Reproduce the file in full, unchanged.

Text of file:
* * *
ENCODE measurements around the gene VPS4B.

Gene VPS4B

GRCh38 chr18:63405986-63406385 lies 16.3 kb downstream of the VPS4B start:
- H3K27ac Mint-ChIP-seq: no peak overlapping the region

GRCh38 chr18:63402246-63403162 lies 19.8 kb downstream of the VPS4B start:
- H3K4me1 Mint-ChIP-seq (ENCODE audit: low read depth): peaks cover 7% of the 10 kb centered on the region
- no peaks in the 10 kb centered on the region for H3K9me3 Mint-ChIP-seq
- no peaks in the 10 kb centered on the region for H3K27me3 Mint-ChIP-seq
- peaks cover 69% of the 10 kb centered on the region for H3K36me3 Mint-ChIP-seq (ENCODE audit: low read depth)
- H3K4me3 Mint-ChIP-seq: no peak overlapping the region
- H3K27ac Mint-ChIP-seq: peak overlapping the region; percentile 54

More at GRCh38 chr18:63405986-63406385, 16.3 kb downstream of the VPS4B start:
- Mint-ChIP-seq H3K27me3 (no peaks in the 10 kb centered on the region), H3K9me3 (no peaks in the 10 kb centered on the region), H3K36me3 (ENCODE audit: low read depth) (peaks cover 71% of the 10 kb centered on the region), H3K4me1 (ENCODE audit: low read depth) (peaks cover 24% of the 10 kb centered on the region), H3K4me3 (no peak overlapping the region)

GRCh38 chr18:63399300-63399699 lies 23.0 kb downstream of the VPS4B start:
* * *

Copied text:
ENCODE measurements around the gene VPS4B.

Gene VPS4B

GRCh38 chr18:63405986-63406385 lies 16.3 kb downstream of the VPS4B start:
- H3K27ac Mint-ChIP-seq: no peak overlapping the region

GRCh38 chr18:63402246-63403162 lies 19.8 kb downstream of the VPS4B start:
- H3K4me1 Mint-ChIP-seq (ENCODE audit: low read depth): peaks cover 7% of the 10 kb centered on the region
- no peaks in the 10 kb centered on the region for H3K9me3 Mint-ChIP-seq
- no peaks in the 10 kb centered on the region for H3K27me3 Mint-ChIP-seq
- peaks cover 69% of the 10 kb centered on the region for H3K36me3 Mint-ChIP-seq (ENCODE audit: low read depth)
- H3K4me3 Mint-ChIP-seq: no peak overlapping the region
- H3K27ac Mint-ChIP-seq: peak overlapping the region; percentile 54

More at GRCh38 chr18:63405986-63406385, 16.3 kb downstream of the VPS4B start:
- Mint-ChIP-seq H3K27me3 (no peaks in the 10 kb centered on the region), H3K9me3 (no peaks in the 10 kb centered on the region), H3K36me3 (ENCODE audit: low read depth) (peaks cover 71% of the 10 kb centered on the region), H3K4me1 (ENCODE audit: low read depth) (peaks cover 24% of the 10 kb centered on the region), H3K4me3 (no peak overlapping the region)

GRCh38 chr18:63399300-63399699 lies 23.0 kb downstream of the VPS4B start: